If I were a Director of Curriculum of a district, I would buy a copy of How We Learn by Benedict Carey for every one of my TOSAs. If I were a principal I’d buy a copy for every department chair, or every teacher leader on my campus. Then I’d read each chapter and see what we could shift or change on our campus. Just one chapter was more than I learned in my entire teaching credential regarding how students really learn.

  • Pretesting, done correctly, increases “successful retrieval attempts on subsequent tests.”
  • The soul of self-examination is to “pretend and perform” just one reason why the Spring game is important for the new varsity players in football.
  • Varied practice is more effective than focused practice. Stop doing the same thing again and again. Embrace “team random.”
  • Study aids or study guides can create “fluency illusions.”

These are just a few of the ideas in the book. Go buy it and shift your approach to learning.

Henry L. Roediger III 

In an article from 2014, The Atlantic shares with us the work of cognitive psychologist Dr. Roediger, in the video below he presents ten benefits to testing and their applications to educational practice.

  1. Testing aids later retention.
  2. Testing identifies gaps in knowledge.
  3. Testing causes students to learn more from the next learning episode.
  4. Testing produces better organization of knowledge.
  5. Testing improves transfer of knowledge to new concepts.
  6. Testing can facilitate retrieval of information that was not tested.
  7. Testing improves metacognitive monitoring.
  8. Testing prevents interference from prior material when learning new material.
  9. Testing provides feedback to instructors.
  10. Frequent testing encourages students to study

“In the end, tests may just hold the key to our educational success—as long as educators are willing to commit the time and effort required to design tests that foster learning rather than impede it. It’s time to stop teaching to the test, because if done properly, teaching is the test.”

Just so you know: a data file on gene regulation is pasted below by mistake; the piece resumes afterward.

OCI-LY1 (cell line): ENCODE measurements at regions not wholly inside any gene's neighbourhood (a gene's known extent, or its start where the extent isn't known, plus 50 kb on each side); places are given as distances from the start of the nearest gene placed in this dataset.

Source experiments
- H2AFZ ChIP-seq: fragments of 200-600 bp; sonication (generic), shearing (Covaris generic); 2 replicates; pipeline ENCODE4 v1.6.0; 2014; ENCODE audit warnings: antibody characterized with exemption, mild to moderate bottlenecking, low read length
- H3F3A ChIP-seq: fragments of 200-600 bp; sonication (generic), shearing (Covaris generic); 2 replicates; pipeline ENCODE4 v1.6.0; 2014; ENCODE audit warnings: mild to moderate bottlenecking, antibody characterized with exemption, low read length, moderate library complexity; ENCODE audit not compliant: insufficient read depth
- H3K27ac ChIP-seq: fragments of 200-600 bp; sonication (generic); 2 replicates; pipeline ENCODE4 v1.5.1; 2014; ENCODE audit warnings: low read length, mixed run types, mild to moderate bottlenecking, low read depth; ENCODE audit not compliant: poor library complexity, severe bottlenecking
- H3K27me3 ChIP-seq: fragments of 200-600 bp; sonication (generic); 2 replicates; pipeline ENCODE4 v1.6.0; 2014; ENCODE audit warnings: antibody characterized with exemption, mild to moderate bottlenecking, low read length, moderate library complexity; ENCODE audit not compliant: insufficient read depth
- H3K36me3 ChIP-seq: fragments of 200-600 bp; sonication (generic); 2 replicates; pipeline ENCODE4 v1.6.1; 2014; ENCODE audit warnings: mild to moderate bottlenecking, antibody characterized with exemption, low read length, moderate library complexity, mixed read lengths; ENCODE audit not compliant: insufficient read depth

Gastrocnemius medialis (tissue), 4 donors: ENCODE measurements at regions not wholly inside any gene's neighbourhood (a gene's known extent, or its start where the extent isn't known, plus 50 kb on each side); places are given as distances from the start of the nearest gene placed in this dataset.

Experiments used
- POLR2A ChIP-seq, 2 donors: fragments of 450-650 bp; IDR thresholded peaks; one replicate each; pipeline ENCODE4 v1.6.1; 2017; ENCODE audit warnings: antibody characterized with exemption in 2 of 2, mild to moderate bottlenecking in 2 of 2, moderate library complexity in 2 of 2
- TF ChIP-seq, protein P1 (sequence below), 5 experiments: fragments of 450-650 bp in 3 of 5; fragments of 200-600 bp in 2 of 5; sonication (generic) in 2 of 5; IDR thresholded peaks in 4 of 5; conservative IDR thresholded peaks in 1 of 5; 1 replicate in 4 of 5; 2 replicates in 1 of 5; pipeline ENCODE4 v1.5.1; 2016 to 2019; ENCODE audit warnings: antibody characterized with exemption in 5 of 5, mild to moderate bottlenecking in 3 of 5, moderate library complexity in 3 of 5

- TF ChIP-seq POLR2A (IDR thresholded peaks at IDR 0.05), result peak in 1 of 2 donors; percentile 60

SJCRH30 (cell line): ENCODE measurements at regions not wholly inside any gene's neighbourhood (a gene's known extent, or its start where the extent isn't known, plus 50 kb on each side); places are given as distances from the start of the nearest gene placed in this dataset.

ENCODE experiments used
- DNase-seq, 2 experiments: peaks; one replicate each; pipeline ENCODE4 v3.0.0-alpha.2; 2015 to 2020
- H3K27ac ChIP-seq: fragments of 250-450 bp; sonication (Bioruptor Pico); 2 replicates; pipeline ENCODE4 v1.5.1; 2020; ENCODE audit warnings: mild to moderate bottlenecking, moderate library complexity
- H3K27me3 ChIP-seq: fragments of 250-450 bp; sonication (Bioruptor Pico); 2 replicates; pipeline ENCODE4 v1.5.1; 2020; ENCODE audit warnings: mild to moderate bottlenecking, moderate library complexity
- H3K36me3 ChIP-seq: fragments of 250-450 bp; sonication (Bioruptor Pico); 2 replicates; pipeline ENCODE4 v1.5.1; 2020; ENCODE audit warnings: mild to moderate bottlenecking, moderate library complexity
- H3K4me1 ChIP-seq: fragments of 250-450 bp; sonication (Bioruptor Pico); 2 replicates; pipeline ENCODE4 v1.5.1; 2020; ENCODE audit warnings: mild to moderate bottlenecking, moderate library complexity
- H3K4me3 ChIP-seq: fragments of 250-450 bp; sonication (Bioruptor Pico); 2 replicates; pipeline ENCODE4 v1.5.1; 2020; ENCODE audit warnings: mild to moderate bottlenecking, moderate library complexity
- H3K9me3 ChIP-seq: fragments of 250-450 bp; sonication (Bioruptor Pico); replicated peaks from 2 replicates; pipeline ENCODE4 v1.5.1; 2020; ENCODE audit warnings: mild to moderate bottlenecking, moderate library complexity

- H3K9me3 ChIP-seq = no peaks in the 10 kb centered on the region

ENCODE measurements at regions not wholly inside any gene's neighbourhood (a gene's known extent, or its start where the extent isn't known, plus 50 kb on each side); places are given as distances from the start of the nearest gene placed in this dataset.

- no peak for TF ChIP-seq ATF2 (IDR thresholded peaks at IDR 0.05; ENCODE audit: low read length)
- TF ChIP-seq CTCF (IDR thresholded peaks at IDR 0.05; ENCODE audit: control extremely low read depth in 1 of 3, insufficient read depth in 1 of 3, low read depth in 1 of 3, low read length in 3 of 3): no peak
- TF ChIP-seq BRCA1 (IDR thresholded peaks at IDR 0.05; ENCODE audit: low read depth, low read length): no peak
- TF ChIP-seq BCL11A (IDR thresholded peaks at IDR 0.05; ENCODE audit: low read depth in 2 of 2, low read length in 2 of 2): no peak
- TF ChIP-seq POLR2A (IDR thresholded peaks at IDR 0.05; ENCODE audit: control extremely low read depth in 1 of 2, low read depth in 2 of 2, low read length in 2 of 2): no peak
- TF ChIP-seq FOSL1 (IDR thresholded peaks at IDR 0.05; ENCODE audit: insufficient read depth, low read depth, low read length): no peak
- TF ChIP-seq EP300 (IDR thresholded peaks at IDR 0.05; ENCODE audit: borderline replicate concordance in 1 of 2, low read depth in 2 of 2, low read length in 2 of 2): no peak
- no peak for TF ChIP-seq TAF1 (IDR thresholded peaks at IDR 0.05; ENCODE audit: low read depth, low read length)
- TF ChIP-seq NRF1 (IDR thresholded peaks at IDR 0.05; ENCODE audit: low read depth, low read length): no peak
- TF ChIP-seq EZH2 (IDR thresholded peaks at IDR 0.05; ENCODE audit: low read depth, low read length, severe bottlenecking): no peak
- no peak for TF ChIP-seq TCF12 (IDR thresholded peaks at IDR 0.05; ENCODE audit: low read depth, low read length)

And that’s the problem. Creating quizzes and looking at the results takes time. Luckily, I knew someone who cares about saving time and helping teachers and students: Jon Corippo. Even more luckily, I got to cross-off a bucket list item by having him keynote our semester break professional learning day at Fountain Valley High School.

While I knew about the power of quizzes to help student learning, I needed a nudge. Jon’s high energy approach nudged not just me but others. He used an app called Quizizz with our entire staff. We all took out our phones and took a quiz on Nintendo. Then went over some of the questions and took it again. He was able to deliver and have “students” assess their success in seconds. BOOM! Mission accomplished.

So I took it to my classroom and gave it a whirl. After taking two quizzes on irony the assessment results looked like this:


But what did students think of Quizizz?


  • Love the calm music.
  • Love that it’s self-paced. No more waiting for students to finish to move onto the next question.
  • Memes! (1) (more on that later)
  • Love that it’s novel or new (2) (more on that later)
  • Less pressure than Kahoot since you go at your own pace.
  • Great for students with poor eyesight. Instead of looking at one screen, they look at their device.
  • Love that you can review the questions after the quiz is done.